Use this URL to cite or link to this record in EThOS: http://ethos.bl.uk/OrderDetails.do?uin=uk.bl.ethos.713636
Title: Insomnia in a prison population : a mixed methods study
Author: Dewa, Lindsay
Awarding Body: University of Manchester
Current Institution: University of Manchester
Date of Award: 2017
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Abstract:
Background: Around a third of the general population experience insomnia at some point in their lives. A lack of good quality sleep can negatively impact upon daytime functioning, relationships and behaviour. Although the issues and management of prisoner's mental health has been assessed thoroughly across the prison literature, the importance of poor sleep prevalence, associated causes and its management has failed to be systematically examined. My systematic integrative review of the sleep-prison literature collated and synthesized the evidence, informing the overall study objectives and design. Aim: The overarching aim of this mixed-methods thesis was to produce a treatment pathway to help manage insomnia in a prison population, acceptable to both staff and prisoners. Study 1: A national survey and telephone interviews examining current insomnia management practice in England and Wales prisons. Eight-four prisons took part (73%). The most common interventions were medication and sleep hygiene education. Analysis of telephone interviews revealed four main themes, insomnia as a normal occurrence in prison; the problem of medication in prison; the negative impact of the prison environment; and effective management of insomnia in prison. Study 2: A cross-sectional study looking at prevalence and associated factors of insomnia in male and female prisons was conducted. Two hundred and thirty seven prisoners completed a questionnaire battery. Around two-thirds had insomnia disorder and clinical, environmental and situational factors were much more likely in this group than those without insomnia. Study 3: Semi-structured interviews were conducted with staff and prisoners to explore perspectives of insomnia management. Three themes were found: value of good sleep, barriers and considerations for good sleep management and future direction of insomnia management in prison. Study 4: A modified Delphi consensus study was conducted with academic sleep researchers, prison staff and service users over three rounds of consultation. Consensus was achieved and a stepped-care treatment pathway was produced. Conclusion: When used in future practice, the treatment pathway should help practitioners to identify, assess and manage insomnia in a population that is twice as likely to experience insomnia as the general population.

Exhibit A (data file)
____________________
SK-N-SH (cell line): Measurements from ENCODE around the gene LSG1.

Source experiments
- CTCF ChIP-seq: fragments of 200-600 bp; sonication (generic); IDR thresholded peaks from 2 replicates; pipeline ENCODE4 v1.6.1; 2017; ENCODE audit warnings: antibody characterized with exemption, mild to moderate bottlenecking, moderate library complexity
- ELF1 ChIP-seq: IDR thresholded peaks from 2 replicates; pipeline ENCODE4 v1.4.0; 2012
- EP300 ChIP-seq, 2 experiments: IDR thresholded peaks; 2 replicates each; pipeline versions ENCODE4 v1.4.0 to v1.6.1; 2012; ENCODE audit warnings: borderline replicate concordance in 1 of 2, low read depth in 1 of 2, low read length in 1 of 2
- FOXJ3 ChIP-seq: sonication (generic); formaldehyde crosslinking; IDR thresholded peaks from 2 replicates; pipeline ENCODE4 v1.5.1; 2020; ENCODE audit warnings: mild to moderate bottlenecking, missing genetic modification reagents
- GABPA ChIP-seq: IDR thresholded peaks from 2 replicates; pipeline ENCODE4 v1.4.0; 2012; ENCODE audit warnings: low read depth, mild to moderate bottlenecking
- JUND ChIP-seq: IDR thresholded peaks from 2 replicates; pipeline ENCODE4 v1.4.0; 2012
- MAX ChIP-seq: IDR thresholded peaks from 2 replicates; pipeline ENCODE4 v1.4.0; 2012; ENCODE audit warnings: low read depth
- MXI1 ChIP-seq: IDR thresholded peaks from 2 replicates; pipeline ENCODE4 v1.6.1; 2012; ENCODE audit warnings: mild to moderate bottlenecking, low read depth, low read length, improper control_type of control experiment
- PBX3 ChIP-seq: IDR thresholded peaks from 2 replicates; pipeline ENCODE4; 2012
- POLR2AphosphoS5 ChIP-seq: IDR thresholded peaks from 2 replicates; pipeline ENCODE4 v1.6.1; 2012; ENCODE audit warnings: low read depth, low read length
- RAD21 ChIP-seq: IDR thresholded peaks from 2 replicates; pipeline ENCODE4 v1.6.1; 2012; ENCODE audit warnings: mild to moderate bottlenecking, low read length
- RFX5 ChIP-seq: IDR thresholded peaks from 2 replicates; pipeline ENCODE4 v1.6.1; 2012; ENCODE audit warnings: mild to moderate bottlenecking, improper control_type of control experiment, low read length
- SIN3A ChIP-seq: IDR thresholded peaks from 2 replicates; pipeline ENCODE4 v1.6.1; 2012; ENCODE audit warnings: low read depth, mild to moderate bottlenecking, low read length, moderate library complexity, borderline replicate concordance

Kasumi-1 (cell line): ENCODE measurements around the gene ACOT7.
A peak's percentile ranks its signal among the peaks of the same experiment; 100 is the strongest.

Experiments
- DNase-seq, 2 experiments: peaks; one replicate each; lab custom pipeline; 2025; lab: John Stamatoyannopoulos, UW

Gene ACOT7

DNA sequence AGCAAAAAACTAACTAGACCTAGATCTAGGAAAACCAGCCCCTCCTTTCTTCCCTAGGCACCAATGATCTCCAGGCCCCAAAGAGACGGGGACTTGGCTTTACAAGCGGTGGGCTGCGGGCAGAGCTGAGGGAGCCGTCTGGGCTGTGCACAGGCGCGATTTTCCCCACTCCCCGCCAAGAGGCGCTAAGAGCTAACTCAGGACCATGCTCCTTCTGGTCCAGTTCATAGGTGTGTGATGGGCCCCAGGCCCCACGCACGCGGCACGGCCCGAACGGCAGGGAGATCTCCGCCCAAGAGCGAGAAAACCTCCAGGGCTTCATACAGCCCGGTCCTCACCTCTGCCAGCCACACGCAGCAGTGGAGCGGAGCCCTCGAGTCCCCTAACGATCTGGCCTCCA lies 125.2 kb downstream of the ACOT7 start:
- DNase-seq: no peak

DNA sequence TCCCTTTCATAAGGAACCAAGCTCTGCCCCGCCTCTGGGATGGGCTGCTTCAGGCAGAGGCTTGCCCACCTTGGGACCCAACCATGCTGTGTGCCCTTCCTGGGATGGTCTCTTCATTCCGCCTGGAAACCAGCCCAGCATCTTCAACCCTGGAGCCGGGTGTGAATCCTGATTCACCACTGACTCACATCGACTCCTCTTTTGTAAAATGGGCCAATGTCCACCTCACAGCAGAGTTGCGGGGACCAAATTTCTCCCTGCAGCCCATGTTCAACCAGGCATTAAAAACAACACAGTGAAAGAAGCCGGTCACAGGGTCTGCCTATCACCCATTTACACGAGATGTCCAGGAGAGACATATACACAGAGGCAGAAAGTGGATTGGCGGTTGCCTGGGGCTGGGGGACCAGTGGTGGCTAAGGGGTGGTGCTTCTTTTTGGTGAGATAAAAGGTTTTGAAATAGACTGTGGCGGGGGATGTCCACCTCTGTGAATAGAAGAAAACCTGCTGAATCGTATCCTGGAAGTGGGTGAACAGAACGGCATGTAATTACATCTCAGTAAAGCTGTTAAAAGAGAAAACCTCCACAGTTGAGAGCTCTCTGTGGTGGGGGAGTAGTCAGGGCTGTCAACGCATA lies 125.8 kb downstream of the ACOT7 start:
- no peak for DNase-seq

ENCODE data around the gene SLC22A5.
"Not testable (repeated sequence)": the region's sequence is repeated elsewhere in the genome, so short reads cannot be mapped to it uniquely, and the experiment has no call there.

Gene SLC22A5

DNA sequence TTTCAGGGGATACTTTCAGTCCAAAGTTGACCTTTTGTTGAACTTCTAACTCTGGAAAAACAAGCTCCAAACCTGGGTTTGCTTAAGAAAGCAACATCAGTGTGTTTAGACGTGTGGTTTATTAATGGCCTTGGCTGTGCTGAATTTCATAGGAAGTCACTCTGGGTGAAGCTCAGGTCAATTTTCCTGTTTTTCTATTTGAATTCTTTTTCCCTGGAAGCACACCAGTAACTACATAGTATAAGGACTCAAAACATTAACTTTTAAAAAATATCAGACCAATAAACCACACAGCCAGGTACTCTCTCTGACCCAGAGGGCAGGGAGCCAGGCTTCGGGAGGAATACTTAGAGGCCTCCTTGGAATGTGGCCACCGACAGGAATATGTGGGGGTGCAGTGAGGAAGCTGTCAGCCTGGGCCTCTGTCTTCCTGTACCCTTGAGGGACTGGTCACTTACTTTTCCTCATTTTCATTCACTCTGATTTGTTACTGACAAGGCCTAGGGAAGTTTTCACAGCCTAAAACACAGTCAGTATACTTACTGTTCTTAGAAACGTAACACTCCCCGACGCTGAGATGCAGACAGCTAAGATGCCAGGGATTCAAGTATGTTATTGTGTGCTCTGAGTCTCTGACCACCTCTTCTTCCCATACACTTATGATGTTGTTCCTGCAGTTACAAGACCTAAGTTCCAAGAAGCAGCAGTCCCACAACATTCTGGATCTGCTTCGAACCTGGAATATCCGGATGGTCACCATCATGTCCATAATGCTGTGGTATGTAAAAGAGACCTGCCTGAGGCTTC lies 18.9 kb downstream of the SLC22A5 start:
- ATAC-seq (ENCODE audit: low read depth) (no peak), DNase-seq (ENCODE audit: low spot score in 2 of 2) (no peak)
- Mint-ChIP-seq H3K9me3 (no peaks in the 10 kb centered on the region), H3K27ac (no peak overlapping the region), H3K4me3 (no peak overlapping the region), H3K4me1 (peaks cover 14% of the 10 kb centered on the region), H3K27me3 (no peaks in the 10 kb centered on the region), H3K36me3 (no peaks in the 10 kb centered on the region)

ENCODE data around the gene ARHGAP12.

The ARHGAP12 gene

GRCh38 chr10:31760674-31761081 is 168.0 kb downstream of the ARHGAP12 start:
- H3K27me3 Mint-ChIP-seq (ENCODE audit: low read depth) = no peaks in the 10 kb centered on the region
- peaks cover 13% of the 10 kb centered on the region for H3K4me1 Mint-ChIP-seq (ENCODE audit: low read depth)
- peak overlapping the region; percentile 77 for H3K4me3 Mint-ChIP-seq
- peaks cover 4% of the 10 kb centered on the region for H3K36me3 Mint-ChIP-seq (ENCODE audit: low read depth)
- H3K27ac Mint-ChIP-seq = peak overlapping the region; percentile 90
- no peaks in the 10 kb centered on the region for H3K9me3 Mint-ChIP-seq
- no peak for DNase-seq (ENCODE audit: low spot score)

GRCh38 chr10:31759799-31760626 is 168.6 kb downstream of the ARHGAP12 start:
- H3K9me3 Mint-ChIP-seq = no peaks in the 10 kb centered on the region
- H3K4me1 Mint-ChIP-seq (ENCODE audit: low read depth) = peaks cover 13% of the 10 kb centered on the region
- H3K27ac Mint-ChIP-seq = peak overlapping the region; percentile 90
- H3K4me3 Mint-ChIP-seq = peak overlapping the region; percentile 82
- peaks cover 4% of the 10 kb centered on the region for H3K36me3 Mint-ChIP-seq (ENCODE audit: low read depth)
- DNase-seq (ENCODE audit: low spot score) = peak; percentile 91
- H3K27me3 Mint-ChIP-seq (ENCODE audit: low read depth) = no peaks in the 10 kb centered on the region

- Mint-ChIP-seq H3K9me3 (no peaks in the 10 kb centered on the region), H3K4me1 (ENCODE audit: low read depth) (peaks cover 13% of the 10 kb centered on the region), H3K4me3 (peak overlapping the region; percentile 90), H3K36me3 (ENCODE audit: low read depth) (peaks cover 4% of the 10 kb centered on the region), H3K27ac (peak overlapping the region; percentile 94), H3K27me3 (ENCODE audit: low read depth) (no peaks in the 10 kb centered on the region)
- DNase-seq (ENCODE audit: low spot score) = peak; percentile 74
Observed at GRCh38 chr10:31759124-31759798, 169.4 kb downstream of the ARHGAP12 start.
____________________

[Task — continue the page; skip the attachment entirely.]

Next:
Supervisor: Senior, Jane Sponsor: Not available
Qualification Name: Thesis (Ph.D.) Qualification Level: Doctoral
EThOS ID: uk.bl.ethos.713636  DOI: Not available
Keywords: treatment ; pathway ; management ; insomnia ; sleep ; prison
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